Increased Prevalence of Rare Sucrase-isomaltase Pathogenic Variants in Irritable Bowel Syndrome Patients

Koldo Garcia-Etxebarria, Tenghao Zheng, Ferdinando Bonfiglio, Luis Bujanda, Aldona Dlugosz, Greger Lindberg, Peter T. Schmidt, Pontus Karling, Bodil Ohlsson, Magnus Simren, Susanna Walter, Gerardo Nardone, Rosario Cuomo, Paolo Usai-Satta, Francesca Galeazzi, Matteo Neri, Piero Portincasa, Massimo Bellini, Giovanni Barbara, Daisy JonkersShanti Eswaran, William D. Chey, Purna Kashyap, Lin Chang, Emeran A. Mayer, Mira M. Wouters, Guy Boeckxstaens, Michael Camilleri, Andre Franke, Mauro D'Amato

Research output: Contribution to journalShort surveypeer-review

15 Scopus citations

Abstract

Patients with irritable bowel syndrome (IBS) often associate their symptoms to certain foods. In congenital sucrase-isomaltase deficiency (CSID), recessive mutations in the SI gene (coding for the disaccharidase digesting sucrose and 60% of dietary starch)1 cause clinical features of IBS through colonic accumulation of undigested carbohydrates, triggering bowel symptoms.2 Hence, in a previous study,3 we hypothesized that CSID variants reducing SI enzymatic activity may contribute to development of IBS symptoms. We detected association with increased risk of IBS for 4 rare loss-of-function variants typically found in (homozygous) CSID patients, because carriers (heterozygous) of these rare variants were more common in patients than in controls.1,4 Through a 2-step computational and experimental strategy, the present study aimed to determine whether other (dys-)functional SI variants are associated with risk of IBS in addition to known CSID mutations. We first aimed to identify all SI rare pathogenic variants (SI-RPVs) on the basis of integrated Mendelian Clinically Applicable Pathogenicity (M-CAP) and Combined Annotation Dependent Depletion (CADD) predictive (clinically relevant) scores; next, we inspected genotype data currently available for 2207 IBS patients from a large ongoing project to compare SI-RPV case frequencies with ethnically matched population frequencies from the Exome Aggregation Consortium (ExAC).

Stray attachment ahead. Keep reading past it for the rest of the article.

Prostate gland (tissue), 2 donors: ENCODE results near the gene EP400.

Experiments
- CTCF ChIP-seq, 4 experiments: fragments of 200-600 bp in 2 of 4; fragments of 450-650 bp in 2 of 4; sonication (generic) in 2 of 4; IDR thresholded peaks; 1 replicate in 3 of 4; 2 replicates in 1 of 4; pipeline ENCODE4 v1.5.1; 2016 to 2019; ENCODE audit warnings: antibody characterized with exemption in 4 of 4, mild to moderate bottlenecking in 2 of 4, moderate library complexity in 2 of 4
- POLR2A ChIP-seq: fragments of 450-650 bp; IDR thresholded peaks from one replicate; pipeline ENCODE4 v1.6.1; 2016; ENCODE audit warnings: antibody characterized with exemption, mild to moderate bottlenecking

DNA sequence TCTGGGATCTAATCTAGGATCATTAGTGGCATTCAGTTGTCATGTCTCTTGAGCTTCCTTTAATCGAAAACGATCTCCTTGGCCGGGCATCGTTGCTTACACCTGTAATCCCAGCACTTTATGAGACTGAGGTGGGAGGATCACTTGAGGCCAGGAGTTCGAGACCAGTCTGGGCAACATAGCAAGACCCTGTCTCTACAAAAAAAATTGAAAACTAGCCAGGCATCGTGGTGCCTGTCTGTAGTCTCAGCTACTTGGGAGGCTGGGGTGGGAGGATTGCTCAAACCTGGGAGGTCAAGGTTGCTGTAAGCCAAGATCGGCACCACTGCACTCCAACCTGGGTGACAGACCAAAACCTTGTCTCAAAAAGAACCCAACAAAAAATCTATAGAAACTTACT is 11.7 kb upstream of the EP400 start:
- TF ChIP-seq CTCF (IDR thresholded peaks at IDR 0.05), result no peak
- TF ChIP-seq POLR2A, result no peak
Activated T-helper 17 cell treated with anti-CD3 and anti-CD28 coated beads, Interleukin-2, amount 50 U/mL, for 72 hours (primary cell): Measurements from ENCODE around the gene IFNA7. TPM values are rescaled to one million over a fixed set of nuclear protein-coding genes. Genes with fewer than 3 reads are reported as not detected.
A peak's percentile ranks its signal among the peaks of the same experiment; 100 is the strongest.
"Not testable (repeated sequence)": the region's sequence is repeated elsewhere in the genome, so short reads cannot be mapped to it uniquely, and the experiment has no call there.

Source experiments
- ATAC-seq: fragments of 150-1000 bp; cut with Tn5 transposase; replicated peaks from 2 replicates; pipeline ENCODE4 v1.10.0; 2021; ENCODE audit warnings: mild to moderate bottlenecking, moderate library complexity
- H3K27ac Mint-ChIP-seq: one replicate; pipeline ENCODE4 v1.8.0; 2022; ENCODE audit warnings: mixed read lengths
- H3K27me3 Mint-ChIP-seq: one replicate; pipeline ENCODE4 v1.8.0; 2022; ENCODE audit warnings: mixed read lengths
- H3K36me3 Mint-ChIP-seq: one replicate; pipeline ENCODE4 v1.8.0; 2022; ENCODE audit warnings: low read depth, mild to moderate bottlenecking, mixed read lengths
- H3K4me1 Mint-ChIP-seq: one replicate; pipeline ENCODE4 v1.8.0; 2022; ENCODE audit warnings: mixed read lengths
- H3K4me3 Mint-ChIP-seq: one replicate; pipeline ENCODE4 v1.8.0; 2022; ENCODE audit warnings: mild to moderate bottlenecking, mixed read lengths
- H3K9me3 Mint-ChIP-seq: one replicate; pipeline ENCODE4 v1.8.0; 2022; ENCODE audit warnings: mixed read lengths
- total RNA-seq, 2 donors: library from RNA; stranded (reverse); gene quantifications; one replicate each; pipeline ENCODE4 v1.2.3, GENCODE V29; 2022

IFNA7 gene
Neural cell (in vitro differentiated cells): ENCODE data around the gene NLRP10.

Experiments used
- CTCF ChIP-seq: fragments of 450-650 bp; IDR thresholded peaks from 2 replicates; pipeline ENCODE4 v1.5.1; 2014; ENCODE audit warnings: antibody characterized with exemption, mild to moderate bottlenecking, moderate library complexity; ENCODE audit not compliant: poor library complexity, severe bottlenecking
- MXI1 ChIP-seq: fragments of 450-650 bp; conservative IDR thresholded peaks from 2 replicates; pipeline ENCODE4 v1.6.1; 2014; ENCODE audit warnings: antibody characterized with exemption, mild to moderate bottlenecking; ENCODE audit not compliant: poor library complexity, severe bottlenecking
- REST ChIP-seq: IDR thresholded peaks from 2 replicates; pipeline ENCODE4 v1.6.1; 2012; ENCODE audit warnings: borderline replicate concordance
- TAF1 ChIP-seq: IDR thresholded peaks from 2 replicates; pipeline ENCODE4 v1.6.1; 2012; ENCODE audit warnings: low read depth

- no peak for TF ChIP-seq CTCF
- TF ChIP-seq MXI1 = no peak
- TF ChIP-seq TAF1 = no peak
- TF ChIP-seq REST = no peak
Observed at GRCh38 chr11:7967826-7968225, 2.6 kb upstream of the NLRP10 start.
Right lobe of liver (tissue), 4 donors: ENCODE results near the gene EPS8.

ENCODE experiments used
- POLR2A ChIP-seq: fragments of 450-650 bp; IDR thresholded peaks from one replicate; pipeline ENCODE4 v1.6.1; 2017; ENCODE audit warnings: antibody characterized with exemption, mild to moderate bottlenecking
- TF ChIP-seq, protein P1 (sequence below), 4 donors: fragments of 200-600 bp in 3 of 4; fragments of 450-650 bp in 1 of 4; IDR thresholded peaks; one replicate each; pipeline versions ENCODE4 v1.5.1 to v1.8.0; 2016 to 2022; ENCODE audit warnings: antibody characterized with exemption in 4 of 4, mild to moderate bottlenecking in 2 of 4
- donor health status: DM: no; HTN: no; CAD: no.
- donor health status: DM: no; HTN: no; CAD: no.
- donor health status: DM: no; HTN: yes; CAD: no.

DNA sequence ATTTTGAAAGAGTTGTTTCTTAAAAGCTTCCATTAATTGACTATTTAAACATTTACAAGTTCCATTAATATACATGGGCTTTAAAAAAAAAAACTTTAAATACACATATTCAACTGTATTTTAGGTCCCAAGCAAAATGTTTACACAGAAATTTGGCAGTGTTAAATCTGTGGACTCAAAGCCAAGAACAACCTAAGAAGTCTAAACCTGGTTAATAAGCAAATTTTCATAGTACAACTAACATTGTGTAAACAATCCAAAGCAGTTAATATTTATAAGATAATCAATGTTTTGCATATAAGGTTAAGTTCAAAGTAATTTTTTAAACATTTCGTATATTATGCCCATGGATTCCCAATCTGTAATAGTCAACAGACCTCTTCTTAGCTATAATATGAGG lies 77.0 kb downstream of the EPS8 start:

Original languageEnglish (US)
Pages (from-to)1673-1676
Number of pages4
JournalClinical Gastroenterology and Hepatology
Volume16
Issue number10
DOIs
StatePublished - Oct 2018

ASJC Scopus subject areas

  • Hepatology
  • Gastroenterology

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